He was an Edomite – a person of Arab origin –
lorded over the people of Israel.
By all appearances, this is not exactly a promising start to the story.
Nonetheless, this is the moment when hope is about to be delivered.
And yet God’s gift of hope is often unexpected by us
because hope is one of those things we need to give up on too soon.
Hope necessitates patience.
And humankind is not known for its ability to wait
– especially when it comes to the unfolding of God’s timetable.
One of the earmarks of sin – our brokenness
– part of how we get separate ourselves
and get lost in terms of our Creator is our impatience.
Just like an anxious child with his or her parents,
humanity repeatedly gets into trouble because of our refusal to wait.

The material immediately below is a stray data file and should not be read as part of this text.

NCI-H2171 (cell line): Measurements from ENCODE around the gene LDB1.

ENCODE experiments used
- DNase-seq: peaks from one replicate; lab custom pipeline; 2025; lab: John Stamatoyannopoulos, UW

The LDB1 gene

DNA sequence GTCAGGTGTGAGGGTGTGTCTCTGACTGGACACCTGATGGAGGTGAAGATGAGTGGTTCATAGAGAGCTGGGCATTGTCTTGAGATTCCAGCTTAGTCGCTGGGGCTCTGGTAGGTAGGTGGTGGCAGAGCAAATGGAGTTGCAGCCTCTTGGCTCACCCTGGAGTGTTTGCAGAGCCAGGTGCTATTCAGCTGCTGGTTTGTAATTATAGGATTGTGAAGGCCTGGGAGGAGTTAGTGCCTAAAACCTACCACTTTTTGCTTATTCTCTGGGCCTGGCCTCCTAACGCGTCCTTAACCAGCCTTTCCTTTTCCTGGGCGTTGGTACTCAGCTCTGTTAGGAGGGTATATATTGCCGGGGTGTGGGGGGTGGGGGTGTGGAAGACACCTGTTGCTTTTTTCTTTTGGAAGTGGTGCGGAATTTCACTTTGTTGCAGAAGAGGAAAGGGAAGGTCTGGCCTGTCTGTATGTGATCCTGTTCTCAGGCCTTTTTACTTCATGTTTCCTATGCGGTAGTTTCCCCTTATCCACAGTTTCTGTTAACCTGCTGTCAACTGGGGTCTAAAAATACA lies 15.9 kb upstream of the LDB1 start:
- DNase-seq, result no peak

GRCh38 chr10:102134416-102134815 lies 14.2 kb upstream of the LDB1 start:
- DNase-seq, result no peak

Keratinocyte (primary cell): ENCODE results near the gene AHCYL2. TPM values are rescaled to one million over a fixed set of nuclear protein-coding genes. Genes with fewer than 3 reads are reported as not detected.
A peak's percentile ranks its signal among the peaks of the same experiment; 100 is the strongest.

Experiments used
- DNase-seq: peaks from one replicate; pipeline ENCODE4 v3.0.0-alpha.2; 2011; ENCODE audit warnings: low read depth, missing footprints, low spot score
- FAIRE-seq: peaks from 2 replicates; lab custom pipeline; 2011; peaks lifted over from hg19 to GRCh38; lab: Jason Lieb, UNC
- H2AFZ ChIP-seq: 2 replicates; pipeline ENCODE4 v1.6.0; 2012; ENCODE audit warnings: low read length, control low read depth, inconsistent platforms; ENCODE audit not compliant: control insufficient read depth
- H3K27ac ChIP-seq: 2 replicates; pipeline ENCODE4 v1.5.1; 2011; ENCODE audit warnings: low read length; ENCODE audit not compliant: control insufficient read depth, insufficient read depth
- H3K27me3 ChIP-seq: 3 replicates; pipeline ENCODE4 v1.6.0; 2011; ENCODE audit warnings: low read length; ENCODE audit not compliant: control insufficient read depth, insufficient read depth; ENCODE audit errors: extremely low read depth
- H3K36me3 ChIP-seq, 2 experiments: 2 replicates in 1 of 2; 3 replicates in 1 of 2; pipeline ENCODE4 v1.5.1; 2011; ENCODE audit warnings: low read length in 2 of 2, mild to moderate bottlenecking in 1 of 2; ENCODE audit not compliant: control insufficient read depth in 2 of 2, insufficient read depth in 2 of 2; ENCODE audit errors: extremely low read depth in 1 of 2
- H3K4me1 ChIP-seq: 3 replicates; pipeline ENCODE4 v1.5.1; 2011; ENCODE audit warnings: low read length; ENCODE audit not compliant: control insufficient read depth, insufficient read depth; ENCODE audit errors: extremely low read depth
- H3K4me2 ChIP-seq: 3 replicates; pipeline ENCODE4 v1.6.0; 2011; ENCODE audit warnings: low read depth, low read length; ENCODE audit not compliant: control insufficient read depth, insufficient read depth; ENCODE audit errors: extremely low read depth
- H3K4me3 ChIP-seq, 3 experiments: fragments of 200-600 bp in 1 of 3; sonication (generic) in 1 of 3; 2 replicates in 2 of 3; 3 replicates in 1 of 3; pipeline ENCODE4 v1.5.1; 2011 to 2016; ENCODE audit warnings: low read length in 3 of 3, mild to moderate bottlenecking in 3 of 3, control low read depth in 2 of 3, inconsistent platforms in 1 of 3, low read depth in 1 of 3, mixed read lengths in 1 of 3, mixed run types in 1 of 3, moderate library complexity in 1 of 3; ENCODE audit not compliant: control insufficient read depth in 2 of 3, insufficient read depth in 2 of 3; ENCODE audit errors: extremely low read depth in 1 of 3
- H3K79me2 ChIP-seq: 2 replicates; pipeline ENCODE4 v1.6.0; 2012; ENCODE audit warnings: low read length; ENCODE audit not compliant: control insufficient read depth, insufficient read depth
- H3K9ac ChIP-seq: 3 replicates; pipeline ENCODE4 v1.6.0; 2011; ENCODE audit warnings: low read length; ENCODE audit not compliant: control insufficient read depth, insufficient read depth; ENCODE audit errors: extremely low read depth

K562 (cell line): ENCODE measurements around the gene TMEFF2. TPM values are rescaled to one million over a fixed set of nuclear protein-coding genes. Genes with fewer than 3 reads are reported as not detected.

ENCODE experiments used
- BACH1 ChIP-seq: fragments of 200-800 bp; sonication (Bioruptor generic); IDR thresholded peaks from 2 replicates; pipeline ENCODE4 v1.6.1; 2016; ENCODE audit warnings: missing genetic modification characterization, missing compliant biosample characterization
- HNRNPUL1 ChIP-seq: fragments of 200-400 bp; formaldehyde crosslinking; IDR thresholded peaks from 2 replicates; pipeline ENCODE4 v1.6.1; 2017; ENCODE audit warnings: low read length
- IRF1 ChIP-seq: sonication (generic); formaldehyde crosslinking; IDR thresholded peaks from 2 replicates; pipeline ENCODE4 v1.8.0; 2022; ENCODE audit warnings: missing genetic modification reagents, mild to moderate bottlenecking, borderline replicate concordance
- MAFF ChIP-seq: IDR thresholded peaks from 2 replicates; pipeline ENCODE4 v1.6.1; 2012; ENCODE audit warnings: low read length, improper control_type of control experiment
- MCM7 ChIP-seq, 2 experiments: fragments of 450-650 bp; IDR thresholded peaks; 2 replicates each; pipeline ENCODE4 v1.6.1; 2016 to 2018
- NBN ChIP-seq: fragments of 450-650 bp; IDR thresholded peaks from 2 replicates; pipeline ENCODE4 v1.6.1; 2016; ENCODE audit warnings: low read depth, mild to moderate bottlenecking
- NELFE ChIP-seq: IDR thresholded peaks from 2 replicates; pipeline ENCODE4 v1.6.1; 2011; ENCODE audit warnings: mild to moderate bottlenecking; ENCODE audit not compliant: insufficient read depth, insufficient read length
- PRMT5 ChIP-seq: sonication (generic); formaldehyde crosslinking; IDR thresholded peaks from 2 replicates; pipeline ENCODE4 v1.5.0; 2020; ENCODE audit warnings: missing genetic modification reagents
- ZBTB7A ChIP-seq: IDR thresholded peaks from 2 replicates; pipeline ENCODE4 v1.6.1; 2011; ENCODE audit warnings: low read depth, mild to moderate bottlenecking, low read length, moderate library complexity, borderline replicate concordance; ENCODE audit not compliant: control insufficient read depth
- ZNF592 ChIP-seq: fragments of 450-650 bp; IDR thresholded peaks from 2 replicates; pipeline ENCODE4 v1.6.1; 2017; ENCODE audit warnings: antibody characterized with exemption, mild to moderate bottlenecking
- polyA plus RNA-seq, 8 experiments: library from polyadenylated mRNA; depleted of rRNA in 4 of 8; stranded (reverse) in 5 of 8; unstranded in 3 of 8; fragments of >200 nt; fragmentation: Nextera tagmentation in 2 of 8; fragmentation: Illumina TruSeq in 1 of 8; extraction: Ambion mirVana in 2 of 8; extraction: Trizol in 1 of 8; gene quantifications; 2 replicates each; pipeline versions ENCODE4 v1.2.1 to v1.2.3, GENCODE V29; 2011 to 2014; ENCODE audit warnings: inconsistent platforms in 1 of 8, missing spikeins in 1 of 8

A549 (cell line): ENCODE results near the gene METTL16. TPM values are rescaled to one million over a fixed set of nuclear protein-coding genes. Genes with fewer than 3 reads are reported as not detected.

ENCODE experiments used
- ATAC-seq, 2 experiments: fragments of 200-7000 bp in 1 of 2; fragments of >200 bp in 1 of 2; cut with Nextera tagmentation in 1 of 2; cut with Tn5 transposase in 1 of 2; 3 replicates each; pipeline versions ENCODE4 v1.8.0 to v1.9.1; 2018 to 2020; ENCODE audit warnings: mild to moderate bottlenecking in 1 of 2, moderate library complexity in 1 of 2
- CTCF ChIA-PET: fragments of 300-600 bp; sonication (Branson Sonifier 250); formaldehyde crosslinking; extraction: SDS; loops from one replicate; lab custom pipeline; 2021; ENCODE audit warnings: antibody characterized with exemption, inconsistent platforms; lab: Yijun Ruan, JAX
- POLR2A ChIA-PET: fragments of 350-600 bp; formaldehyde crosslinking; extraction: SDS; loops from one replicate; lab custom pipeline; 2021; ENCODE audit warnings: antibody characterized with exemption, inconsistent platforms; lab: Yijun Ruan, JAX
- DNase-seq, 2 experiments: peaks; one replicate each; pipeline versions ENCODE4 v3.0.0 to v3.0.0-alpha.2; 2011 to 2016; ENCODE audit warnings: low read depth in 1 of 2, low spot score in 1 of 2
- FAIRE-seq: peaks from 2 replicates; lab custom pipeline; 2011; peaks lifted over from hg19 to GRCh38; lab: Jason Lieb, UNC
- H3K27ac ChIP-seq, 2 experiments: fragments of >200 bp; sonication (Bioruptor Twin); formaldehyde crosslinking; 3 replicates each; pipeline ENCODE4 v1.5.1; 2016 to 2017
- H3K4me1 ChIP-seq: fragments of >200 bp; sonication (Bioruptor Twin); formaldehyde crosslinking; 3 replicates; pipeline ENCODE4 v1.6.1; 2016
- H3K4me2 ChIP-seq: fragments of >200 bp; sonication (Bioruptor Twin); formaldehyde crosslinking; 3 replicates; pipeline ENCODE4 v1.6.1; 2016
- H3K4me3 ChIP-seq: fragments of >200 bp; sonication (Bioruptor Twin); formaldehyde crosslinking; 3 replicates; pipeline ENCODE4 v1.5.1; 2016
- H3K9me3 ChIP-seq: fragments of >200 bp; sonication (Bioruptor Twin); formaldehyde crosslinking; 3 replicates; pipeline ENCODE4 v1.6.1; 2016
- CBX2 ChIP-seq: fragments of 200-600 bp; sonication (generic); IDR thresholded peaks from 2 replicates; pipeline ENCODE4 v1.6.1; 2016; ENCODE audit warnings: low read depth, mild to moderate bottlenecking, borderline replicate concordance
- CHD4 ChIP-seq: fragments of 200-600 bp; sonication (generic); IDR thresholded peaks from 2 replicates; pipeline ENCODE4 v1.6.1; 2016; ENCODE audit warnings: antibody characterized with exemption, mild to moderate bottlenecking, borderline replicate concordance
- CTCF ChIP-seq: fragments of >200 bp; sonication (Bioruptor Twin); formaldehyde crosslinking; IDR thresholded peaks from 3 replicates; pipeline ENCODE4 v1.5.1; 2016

Instead of waiting for hope, we give up on God
and take matters into our own hands.
We stop expecting more – the more God promises will come – and we decide to settle for less – the less that is all we can manage on our own.
In the time of Herod, King of Judea, the majority of Israelites
have moved on from being hopeful to acting hopelessly.
It’s been more than 550 years since anyone has heard
from a true prophet of Lord, witnessed a divine miracle
or some sign of the arrival of God’s long-promised Messiah.
Most have given up hope and are trying to make their own luck
– attempting either to provoke God into acting
or just work around the Lord altogether.
Take the Pharisees, for example.
They are the faction of Israelites who are working the legal angle.
For generations now, the Pharisees have managed to parse
the Law – God’s rules for life as it was intended to be –
into more detailed, more stringent degrees of observance.
The argument behind turning God’s Top Ten into
an exhausting, bureaucratic canon of law
rivaled only perhaps by the United States Tax Code
may be well-intentioned but still presumptuous.
The Pharisees figure, the better we keep the rules,